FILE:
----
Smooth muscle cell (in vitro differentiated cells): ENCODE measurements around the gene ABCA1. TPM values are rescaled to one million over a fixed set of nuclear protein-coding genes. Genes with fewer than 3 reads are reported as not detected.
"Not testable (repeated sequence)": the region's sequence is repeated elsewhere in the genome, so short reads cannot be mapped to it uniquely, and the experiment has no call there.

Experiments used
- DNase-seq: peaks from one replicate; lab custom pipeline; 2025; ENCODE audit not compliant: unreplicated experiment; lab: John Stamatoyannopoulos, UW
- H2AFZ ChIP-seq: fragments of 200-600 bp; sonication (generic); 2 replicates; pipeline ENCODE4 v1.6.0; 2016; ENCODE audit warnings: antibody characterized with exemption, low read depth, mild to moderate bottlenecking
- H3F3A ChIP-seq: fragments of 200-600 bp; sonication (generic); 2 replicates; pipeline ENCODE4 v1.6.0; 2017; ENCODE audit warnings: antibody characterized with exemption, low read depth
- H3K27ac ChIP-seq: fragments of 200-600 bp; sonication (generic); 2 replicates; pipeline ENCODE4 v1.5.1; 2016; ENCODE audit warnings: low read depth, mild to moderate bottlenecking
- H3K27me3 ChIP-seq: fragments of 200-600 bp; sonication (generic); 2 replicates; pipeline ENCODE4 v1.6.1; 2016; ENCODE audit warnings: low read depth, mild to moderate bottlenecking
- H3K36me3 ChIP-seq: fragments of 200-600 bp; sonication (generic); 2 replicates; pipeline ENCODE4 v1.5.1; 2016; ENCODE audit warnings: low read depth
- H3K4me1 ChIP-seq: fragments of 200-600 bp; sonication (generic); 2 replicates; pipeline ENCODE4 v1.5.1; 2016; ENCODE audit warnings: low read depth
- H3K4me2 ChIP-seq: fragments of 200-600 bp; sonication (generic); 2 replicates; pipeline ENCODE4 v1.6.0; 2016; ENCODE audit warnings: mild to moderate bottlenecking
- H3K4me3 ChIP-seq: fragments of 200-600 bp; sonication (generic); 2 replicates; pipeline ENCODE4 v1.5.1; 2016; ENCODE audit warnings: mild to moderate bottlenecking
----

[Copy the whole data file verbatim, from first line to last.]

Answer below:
Smooth muscle cell (in vitro differentiated cells): ENCODE measurements around the gene ABCA1. TPM values are rescaled to one million over a fixed set of nuclear protein-coding genes. Genes with fewer than 3 reads are reported as not detected.
"Not testable (repeated sequence)": the region's sequence is repeated elsewhere in the genome, so short reads cannot be mapped to it uniquely, and the experiment has no call there.

Experiments used
- DNase-seq: peaks from one replicate; lab custom pipeline; 2025; ENCODE audit not compliant: unreplicated experiment; lab: John Stamatoyannopoulos, UW
- H2AFZ ChIP-seq: fragments of 200-600 bp; sonication (generic); 2 replicates; pipeline ENCODE4 v1.6.0; 2016; ENCODE audit warnings: antibody characterized with exemption, low read depth, mild to moderate bottlenecking
- H3F3A ChIP-seq: fragments of 200-600 bp; sonication (generic); 2 replicates; pipeline ENCODE4 v1.6.0; 2017; ENCODE audit warnings: antibody characterized with exemption, low read depth
- H3K27ac ChIP-seq: fragments of 200-600 bp; sonication (generic); 2 replicates; pipeline ENCODE4 v1.5.1; 2016; ENCODE audit warnings: low read depth, mild to moderate bottlenecking
- H3K27me3 ChIP-seq: fragments of 200-600 bp; sonication (generic); 2 replicates; pipeline ENCODE4 v1.6.1; 2016; ENCODE audit warnings: low read depth, mild to moderate bottlenecking
- H3K36me3 ChIP-seq: fragments of 200-600 bp; sonication (generic); 2 replicates; pipeline ENCODE4 v1.5.1; 2016; ENCODE audit warnings: low read depth
- H3K4me1 ChIP-seq: fragments of 200-600 bp; sonication (generic); 2 replicates; pipeline ENCODE4 v1.5.1; 2016; ENCODE audit warnings: low read depth
- H3K4me2 ChIP-seq: fragments of 200-600 bp; sonication (generic); 2 replicates; pipeline ENCODE4 v1.6.0; 2016; ENCODE audit warnings: mild to moderate bottlenecking
- H3K4me3 ChIP-seq: fragments of 200-600 bp; sonication (generic); 2 replicates; pipeline ENCODE4 v1.5.1; 2016; ENCODE audit warnings: mild to moderate bottlenecking